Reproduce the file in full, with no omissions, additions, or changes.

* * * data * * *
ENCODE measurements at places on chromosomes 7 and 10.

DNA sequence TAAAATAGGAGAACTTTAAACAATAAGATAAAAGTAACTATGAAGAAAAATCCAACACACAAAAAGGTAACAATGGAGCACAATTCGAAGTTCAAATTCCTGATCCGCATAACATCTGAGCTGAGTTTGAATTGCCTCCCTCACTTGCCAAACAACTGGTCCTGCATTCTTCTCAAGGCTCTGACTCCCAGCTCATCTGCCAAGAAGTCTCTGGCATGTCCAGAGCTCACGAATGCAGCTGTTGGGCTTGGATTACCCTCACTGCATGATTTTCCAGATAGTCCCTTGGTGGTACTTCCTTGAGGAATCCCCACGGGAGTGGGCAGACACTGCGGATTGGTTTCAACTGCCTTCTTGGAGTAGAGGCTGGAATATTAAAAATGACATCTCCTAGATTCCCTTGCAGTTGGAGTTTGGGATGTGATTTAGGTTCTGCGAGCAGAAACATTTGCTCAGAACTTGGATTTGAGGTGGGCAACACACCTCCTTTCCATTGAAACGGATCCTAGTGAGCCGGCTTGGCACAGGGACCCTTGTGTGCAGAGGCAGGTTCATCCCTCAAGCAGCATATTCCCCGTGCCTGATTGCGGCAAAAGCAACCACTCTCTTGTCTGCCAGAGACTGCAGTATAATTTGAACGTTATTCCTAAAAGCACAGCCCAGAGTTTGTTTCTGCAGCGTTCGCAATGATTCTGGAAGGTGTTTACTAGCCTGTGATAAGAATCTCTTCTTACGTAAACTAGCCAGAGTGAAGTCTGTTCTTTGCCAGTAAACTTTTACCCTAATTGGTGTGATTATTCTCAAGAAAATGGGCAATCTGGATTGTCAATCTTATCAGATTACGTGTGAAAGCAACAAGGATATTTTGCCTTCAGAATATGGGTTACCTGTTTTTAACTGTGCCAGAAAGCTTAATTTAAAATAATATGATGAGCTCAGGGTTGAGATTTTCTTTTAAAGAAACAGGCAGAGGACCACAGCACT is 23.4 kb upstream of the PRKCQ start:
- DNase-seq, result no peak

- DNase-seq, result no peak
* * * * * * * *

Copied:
ENCODE measurements at places on chromosomes 7 and 10.

DNA sequence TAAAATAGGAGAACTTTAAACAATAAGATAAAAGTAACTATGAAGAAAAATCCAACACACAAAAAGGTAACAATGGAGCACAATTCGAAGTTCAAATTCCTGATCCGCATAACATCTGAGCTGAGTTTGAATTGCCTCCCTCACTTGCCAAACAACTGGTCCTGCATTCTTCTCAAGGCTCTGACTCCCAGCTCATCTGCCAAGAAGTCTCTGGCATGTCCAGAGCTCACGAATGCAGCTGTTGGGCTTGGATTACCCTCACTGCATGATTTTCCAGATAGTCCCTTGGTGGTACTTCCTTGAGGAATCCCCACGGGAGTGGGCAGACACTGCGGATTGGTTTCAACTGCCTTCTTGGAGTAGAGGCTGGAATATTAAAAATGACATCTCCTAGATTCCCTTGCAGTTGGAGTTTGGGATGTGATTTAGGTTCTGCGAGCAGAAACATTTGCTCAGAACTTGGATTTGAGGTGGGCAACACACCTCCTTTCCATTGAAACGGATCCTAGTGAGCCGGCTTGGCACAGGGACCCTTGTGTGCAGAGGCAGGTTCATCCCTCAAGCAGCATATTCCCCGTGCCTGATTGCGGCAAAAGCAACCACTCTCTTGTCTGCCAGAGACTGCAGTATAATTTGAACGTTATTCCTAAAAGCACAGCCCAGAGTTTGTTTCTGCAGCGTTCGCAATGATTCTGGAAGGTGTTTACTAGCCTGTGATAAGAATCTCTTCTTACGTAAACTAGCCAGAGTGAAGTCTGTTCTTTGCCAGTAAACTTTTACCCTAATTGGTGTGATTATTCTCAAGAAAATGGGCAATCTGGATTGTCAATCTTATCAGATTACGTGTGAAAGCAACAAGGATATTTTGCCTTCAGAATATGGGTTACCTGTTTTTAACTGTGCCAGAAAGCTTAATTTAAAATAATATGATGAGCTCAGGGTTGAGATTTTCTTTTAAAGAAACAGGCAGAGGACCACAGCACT is 23.4 kb upstream of the PRKCQ start:
- DNase-seq, result no peak

- DNase-seq, result no peak